Wednesday, November 24, 2010

The Saga of Print vs. Digital Continued

In an earlier post I wrote about the alleged end of books. In this post I’ll explore a few reasons why I think digital media are not ready to replace print. Whenever I hear someone say, “People love books. Books will be around forever!” I think that’s a true but over-enthusiastic and simplistic statement. But when I hear others say, “We don’t need these books anymore. Everything should be online! Get rid of these expensive books and the library housing them!” I think that’s someone who a) probably doesn’t read many books and b) does not understand the complexity of digital documents.

Yet it is a relevant question. Do we continue pouring millions of (taxpayer) dollars into libraries – the building, the staff, the PRINT materials – when our world is rapidly changing into an online global community?


The U.S. Census Bureau reported that in 2009, over 68% of American households have Internet access at home. While that is awesome, what about the other 32% who need to use materials? That’s a few million people we’re talking about. Many libraries restrict the amount of time you get on a computer. If you can’t get your research done in 30 minutes, sorry bucko. This is why print materials are important. They can be taken home for days, weeks and months at a time – for free. No batteries, no technology needed to view a document. Free.

Ok, so what about research libraries. Most of their patrons are highly educated and have easier access to the Internet. So access is not a major problem. Currency is a major issue. Medical researchers need the newest information so they make the best possible decisions for their patients. You wouldn’t want your doctor using books from 20 years ago would you? So, what do we do with all these outdated books? Do we house them for the rare individual doing historical research? They are few, these historical researchers, but a significant minority and important.

Should we take all the old books and digitize them? The old books would be available online/ in a digital format for historical researchers and we could save money by shutting down the book housing facility. But there’s a small problem. It is not possible in the foreseeable future to digitize every book. It takes massive amounts of man power to digitize a collection. It just isn’t feasible right now. Think about the Google Books project. It’s slow going and they must choose what they think are the most important books – they can’t get everything. If we rely on an initiative like Google Books (as cool as it may be) we will lose information from the past. That’s a little scary.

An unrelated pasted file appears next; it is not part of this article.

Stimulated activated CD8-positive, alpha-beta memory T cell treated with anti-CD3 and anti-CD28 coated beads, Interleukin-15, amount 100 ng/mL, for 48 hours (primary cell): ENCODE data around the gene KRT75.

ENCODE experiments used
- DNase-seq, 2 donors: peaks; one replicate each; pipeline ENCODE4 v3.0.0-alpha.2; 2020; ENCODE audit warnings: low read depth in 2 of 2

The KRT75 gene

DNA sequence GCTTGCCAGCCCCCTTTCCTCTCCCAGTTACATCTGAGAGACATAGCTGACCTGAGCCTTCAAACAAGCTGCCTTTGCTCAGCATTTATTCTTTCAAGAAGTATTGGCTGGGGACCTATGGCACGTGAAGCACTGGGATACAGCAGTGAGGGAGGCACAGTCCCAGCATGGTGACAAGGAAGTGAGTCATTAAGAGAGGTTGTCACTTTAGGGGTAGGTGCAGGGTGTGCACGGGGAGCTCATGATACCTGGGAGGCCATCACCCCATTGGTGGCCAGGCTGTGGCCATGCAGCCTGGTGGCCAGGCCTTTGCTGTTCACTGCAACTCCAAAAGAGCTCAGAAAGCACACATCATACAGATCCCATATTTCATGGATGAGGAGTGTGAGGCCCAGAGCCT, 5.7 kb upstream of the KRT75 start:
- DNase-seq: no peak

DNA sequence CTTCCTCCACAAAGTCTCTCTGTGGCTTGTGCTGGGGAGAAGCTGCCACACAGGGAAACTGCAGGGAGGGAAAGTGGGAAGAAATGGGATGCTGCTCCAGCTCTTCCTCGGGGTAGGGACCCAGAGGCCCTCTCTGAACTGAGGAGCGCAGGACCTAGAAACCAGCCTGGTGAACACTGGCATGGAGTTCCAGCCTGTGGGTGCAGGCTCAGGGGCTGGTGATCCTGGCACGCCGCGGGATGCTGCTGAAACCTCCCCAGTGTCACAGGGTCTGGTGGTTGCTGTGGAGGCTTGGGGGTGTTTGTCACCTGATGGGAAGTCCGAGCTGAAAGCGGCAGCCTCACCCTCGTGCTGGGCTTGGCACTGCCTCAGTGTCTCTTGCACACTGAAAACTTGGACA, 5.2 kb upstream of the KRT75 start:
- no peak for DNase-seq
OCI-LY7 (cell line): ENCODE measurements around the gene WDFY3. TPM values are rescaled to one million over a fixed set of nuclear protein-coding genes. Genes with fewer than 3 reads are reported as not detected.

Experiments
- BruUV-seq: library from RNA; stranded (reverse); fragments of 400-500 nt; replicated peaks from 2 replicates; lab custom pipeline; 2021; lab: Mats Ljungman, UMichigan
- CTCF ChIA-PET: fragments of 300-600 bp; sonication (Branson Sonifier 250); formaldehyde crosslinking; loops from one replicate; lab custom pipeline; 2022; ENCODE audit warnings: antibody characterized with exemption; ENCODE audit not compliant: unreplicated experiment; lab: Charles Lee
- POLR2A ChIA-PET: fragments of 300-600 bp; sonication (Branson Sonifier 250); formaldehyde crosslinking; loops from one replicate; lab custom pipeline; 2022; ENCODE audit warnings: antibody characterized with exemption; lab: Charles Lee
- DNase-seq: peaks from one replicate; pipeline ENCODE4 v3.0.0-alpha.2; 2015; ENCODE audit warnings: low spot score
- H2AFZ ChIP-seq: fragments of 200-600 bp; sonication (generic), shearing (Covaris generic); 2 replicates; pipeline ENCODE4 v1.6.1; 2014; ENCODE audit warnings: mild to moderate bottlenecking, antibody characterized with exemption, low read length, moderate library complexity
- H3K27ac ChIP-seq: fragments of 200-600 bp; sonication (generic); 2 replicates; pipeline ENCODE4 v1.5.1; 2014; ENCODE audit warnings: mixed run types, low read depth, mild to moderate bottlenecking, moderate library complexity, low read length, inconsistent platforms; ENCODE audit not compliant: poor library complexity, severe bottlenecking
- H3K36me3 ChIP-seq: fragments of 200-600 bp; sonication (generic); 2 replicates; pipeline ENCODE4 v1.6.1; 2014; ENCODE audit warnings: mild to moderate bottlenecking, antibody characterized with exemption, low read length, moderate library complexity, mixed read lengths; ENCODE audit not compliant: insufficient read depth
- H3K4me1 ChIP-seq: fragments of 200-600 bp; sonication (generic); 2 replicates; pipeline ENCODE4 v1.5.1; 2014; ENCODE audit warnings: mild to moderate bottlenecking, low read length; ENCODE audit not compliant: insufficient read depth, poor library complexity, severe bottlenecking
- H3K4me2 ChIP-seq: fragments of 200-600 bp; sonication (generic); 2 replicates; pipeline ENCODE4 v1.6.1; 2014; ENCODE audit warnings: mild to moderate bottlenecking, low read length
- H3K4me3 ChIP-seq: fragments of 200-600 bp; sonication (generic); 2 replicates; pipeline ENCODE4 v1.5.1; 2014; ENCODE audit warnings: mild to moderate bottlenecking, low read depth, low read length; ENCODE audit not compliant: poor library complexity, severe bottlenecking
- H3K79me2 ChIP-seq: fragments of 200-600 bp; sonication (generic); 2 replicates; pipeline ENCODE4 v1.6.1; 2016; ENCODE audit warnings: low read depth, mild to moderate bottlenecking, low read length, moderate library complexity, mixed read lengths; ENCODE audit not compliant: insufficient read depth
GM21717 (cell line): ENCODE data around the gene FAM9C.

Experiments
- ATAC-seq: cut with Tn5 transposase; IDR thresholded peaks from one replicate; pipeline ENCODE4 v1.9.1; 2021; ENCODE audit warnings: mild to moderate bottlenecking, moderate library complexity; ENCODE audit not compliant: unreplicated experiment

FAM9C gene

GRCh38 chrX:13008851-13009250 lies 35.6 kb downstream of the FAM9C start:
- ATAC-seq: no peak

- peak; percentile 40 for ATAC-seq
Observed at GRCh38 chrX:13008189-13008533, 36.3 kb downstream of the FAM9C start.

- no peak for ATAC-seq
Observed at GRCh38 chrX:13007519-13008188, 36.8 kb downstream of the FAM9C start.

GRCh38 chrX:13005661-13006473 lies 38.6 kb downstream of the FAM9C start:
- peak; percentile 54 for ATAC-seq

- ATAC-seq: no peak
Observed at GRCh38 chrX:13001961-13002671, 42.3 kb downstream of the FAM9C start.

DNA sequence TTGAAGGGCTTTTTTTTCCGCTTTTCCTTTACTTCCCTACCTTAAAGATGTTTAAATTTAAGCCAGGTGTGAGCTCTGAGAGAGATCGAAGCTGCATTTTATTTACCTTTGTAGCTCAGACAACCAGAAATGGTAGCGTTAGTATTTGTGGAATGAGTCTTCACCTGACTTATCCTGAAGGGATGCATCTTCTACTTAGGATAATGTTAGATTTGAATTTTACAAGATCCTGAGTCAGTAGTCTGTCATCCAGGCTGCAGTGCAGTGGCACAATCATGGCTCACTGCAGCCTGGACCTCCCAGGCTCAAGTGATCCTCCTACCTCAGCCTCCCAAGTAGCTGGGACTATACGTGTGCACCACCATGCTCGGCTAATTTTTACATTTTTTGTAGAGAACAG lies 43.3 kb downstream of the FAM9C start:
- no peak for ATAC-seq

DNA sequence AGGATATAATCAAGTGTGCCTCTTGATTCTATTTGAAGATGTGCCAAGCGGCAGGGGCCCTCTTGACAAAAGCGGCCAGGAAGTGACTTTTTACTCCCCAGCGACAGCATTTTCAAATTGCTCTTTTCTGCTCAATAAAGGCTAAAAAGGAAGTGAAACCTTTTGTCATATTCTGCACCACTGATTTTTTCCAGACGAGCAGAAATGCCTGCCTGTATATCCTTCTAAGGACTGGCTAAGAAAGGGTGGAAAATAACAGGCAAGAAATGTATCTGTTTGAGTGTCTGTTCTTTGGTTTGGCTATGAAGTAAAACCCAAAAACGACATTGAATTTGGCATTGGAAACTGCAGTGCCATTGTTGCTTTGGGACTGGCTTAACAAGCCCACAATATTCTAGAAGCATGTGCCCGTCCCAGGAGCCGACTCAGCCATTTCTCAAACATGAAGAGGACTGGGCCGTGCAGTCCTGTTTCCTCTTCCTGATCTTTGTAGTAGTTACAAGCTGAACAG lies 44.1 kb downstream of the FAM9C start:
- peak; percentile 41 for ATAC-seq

There are issues even Google can’t get around when it comes to making traditionally print materials available in digital format. That’s copyright. It’s enough to make your head spin. Copyright issues alone are enough to hinder universal online access.

Here's the biggest reason I don’t think digital resources are ready to be the next King of Text. There is as yet no way to guarantee that digital resources will be around next week let alone forever.  Preservation issues have haunted the physical book for hundreds of years. We’ve literally had centuries to learn how to preserve paper. But preserving bit streams, those ones and zeros that make up your computer’s memory, how on earth do we save those? It’s not as simple as copy and paste.